Bosnia would guarantee the peace. And since threats must be carried out
for their users to remain "credible," the bombing has inevitably but
uselessly followed. A further requirement of collective diplomacy, of
course, is that it make use of as little creativity and imagination as
possible. "Don't try anything that hasn't already been tried and worked in
similar cases," is this rule. Hollywood studio heads would be right at
home. 

If this was the Western calculus, what of Milosevic's? His acts too can be
parsed in attention economic terms, but one must begin with the premise
that he is not playing to the same world audience. There are two basic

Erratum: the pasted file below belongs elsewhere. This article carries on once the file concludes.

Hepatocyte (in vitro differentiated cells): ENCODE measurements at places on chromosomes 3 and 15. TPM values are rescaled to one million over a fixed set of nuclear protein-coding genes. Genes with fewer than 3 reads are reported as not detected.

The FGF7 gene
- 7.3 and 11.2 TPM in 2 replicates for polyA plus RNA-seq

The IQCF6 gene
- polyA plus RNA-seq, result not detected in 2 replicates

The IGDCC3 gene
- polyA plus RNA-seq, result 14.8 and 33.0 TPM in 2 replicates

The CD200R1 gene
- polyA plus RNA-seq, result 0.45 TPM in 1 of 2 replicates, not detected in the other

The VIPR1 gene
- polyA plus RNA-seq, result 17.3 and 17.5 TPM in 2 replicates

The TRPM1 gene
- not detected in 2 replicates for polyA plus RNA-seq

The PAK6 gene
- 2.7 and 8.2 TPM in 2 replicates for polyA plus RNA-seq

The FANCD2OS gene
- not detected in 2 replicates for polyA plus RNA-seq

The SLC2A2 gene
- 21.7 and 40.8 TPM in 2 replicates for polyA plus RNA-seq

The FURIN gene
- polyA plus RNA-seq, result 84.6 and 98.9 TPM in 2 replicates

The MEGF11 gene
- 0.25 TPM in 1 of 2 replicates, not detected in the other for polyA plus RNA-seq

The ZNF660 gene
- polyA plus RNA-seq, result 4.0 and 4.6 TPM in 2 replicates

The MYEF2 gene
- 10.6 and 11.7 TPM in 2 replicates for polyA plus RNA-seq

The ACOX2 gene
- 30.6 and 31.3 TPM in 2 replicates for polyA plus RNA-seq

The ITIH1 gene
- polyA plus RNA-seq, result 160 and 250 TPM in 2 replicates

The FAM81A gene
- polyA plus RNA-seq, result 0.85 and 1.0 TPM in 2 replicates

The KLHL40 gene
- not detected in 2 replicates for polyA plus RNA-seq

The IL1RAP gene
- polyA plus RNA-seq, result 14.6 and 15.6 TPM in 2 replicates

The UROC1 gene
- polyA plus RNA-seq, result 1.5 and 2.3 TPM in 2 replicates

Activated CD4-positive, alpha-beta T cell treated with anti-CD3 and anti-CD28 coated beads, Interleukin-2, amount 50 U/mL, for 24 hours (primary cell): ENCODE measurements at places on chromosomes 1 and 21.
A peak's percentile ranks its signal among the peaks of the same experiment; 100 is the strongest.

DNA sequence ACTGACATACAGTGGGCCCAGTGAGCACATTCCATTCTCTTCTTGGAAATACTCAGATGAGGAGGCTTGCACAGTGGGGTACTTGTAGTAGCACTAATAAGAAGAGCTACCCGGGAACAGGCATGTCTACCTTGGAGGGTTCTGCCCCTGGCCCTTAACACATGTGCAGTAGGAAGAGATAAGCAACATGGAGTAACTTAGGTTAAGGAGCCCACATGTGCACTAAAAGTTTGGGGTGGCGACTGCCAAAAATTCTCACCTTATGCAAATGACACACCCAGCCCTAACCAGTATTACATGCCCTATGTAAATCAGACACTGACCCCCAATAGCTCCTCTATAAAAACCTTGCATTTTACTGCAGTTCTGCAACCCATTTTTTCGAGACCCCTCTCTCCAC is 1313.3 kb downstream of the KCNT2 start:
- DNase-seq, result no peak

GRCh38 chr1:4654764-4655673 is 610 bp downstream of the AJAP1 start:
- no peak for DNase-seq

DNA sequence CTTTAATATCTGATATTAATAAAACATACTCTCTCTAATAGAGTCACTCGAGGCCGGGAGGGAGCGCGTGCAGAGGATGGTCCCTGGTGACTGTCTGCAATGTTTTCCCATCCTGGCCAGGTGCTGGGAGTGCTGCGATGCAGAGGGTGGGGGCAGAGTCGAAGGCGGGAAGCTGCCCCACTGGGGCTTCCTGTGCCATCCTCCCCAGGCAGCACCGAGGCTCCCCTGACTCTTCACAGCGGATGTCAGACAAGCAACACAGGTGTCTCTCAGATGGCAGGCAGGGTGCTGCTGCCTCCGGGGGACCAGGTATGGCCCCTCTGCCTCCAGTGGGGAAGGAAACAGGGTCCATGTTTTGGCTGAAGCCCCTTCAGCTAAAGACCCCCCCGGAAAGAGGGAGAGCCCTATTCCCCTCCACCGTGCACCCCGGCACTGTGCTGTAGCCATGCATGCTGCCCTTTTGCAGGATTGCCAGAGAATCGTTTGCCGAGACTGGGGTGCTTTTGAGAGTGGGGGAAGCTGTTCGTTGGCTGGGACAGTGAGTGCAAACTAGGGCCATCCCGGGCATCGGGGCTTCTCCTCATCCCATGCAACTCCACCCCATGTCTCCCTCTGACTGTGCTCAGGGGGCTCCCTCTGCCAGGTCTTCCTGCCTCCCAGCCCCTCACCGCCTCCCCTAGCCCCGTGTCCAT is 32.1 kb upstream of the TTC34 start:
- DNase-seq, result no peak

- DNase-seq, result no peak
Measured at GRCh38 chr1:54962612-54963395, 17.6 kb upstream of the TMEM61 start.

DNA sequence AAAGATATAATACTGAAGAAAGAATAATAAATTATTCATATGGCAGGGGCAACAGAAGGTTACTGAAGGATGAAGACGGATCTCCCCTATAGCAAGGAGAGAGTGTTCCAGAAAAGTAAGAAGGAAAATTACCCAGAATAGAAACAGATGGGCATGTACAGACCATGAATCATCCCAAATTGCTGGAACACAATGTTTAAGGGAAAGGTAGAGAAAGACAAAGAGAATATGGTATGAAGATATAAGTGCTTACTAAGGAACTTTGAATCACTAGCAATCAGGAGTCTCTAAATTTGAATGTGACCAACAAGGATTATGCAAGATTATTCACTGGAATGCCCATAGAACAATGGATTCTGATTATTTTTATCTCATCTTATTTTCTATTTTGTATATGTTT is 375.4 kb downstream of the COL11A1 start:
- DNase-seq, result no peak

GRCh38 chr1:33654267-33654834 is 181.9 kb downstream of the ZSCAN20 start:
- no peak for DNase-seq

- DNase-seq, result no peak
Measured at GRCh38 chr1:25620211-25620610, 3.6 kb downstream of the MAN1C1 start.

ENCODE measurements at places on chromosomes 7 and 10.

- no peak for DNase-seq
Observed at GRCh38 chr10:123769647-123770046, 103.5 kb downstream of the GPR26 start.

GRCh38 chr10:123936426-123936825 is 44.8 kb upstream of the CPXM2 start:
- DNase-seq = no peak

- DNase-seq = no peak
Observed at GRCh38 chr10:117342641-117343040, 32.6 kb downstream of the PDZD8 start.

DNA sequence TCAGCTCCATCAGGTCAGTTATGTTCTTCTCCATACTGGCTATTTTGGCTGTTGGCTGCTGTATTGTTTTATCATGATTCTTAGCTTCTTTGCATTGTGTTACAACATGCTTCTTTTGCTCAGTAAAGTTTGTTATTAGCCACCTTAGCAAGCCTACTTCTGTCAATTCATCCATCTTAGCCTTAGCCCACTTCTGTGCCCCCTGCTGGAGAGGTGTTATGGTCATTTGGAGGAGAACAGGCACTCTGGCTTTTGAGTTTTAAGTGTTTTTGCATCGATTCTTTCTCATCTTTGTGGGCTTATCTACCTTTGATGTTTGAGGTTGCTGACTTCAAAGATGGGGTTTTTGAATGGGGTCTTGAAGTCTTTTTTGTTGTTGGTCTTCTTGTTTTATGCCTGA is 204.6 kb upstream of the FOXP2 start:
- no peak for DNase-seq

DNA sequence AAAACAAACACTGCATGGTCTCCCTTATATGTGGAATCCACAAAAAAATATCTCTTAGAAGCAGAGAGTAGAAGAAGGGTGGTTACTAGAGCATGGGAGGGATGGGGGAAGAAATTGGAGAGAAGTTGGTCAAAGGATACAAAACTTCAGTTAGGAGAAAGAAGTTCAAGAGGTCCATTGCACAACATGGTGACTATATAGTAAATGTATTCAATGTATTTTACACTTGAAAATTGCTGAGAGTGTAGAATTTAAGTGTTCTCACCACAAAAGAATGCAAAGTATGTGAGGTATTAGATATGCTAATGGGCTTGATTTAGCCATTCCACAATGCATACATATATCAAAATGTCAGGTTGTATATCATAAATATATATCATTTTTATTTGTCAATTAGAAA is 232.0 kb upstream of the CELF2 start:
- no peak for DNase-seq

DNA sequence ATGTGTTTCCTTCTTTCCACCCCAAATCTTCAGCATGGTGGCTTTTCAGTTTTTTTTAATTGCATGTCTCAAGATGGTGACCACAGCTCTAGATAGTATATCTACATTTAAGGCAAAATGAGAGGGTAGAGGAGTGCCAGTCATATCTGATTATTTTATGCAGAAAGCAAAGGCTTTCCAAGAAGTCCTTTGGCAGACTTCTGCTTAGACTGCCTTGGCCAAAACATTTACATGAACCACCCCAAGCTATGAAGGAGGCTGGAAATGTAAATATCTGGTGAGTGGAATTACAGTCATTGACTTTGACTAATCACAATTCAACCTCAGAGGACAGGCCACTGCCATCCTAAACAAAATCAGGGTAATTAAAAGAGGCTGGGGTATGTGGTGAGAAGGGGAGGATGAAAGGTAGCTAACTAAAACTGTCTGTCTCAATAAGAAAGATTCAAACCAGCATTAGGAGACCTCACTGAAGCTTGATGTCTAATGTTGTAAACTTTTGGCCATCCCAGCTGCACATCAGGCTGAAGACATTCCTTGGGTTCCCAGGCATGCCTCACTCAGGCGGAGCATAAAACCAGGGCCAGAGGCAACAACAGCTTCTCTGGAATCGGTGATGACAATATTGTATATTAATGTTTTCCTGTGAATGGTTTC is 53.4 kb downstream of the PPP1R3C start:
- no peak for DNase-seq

routes to stardom in the world. One is to follow what may be called the
Hollywood rules, playing to the common denominator, offering something for
everyone possible. The other option is to reject this mass appeal in favor
of a special appeal to a smaller audience that in itself feels, or can be
made to feel, somehow disenfranchised. In the best case you manage to
soothe this audience while simultaneously accentuating its feelings of
difference and grievance. It will then be exceptionally loyal to you while
your fortunes as star will be closely tied to it. 

Finding himself in power in Serbia, then only one republic of six in
Yugoslavia, at the end of the Cold War, Milosevic had little chance to
appear as basically a westernizing hero, in the mould of Gorbachev or
Yeltsin, say. Serbians were less entrepreneurial than Slovenes or Croats
or Bosnian Muslims, and already felt victimized by the partial opening of
Yugoslavia to the West under Tito. Since Yugoslavia was not a Soviet
satellite to begin with, one could not hope to gain stardom by simply
shaking off the yoke of Communism. 

The obvious course for Milosevic was to take the Serb feeling of